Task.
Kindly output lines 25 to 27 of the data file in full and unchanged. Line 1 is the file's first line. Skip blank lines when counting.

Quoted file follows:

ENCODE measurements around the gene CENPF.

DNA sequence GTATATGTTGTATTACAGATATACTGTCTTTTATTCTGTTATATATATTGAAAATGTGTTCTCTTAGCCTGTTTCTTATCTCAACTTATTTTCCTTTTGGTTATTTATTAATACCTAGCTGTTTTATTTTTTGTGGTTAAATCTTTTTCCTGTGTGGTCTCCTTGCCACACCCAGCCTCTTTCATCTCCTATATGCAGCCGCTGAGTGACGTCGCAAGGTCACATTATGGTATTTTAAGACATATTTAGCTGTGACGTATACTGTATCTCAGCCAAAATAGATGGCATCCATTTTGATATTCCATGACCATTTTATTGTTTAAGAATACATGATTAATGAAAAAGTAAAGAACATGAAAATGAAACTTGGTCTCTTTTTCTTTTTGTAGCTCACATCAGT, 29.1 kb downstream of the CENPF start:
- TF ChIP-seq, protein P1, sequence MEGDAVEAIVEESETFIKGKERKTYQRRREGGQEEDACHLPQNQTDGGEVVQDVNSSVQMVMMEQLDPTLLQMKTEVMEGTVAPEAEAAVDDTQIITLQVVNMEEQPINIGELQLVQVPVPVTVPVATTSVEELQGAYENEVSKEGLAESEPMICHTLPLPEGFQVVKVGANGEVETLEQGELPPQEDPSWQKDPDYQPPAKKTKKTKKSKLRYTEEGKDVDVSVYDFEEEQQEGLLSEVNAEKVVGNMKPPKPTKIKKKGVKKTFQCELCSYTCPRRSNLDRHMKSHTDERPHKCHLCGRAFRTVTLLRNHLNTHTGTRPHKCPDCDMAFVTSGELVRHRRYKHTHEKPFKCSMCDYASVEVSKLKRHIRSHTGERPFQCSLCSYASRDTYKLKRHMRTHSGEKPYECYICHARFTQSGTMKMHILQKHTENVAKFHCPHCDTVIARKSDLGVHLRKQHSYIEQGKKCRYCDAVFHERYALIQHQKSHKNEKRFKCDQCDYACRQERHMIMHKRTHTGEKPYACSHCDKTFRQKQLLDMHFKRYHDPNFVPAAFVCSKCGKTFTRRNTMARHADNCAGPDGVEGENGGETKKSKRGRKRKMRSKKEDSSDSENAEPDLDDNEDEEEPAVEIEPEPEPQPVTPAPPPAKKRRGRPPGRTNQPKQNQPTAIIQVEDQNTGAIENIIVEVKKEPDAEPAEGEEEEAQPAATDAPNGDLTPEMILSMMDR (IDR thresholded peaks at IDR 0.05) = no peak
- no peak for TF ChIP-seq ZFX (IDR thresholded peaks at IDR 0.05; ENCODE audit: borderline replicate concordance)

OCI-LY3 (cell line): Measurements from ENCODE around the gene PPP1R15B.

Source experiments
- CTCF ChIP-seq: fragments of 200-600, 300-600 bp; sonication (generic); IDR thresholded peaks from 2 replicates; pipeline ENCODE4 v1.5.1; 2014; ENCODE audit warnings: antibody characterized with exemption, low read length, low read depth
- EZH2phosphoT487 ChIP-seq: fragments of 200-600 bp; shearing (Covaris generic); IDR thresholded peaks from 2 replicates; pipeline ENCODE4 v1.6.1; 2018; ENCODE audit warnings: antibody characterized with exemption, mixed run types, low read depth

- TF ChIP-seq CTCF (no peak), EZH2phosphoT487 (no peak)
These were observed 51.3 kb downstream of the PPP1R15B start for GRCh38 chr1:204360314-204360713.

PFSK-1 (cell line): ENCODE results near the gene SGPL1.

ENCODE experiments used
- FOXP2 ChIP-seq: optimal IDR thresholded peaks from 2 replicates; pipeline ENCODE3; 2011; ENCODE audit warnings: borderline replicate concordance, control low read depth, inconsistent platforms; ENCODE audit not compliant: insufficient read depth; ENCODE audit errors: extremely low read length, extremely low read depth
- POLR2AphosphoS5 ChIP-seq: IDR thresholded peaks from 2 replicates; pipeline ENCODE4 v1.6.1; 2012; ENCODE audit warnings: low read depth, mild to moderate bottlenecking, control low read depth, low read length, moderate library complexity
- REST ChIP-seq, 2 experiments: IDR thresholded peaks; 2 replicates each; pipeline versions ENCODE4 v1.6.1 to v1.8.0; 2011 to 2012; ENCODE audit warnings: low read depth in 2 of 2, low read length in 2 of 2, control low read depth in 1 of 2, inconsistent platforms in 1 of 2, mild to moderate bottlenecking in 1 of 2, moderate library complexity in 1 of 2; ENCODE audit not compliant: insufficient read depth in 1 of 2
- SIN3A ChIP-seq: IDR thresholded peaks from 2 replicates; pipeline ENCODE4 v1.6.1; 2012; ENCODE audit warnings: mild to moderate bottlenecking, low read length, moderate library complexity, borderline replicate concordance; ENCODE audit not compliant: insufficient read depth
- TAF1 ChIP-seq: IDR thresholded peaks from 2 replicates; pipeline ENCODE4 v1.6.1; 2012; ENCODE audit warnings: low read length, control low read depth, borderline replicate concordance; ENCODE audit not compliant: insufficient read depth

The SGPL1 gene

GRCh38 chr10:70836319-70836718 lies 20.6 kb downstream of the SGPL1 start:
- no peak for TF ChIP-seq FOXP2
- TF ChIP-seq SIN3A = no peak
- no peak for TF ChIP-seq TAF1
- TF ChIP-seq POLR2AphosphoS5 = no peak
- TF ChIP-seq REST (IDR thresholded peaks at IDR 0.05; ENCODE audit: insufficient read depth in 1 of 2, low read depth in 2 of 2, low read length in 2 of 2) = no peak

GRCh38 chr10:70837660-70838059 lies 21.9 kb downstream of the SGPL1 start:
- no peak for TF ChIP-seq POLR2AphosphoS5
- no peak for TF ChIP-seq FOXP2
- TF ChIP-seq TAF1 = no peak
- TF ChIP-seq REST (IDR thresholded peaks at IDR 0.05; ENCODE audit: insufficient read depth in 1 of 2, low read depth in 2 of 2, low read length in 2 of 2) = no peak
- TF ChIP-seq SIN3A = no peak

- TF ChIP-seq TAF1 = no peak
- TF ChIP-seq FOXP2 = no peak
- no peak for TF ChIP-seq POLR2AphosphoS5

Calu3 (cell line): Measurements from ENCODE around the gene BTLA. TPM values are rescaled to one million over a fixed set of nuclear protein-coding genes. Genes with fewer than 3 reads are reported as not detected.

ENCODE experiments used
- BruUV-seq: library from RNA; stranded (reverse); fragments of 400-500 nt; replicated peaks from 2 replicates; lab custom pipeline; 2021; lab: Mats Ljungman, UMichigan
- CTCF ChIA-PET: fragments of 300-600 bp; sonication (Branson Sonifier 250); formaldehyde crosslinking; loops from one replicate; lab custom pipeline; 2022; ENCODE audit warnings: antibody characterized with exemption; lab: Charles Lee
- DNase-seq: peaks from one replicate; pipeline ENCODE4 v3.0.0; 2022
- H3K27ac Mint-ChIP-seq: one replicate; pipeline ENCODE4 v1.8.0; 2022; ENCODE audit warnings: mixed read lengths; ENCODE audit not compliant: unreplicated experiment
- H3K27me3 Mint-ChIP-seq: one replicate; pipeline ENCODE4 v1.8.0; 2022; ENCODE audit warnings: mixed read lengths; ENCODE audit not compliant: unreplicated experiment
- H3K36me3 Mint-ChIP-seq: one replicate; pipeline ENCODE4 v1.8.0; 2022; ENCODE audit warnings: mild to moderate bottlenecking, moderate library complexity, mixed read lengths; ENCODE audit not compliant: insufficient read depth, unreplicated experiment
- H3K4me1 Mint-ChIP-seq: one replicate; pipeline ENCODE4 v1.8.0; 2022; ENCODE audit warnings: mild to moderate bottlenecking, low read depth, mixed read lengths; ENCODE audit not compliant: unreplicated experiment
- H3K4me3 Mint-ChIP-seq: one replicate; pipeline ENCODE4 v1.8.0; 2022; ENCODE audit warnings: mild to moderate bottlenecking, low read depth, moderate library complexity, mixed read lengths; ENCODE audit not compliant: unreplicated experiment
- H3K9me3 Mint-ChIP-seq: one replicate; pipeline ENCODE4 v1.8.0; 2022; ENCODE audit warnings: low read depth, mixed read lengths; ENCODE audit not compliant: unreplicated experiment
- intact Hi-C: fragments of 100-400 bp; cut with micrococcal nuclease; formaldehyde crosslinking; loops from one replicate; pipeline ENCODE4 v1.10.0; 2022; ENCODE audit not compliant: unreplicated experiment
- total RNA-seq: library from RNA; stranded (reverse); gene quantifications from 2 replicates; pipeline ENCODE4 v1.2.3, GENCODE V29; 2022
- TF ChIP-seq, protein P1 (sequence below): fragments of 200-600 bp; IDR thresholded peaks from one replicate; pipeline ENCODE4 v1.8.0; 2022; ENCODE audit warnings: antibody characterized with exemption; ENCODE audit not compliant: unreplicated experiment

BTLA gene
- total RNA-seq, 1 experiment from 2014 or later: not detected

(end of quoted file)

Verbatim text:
GRCh38 chr10:70837660-70838059 lies 21.9 kb downstream of the SGPL1 start:
- no peak for TF ChIP-seq POLR2AphosphoS5
- no peak for TF ChIP-seq FOXP2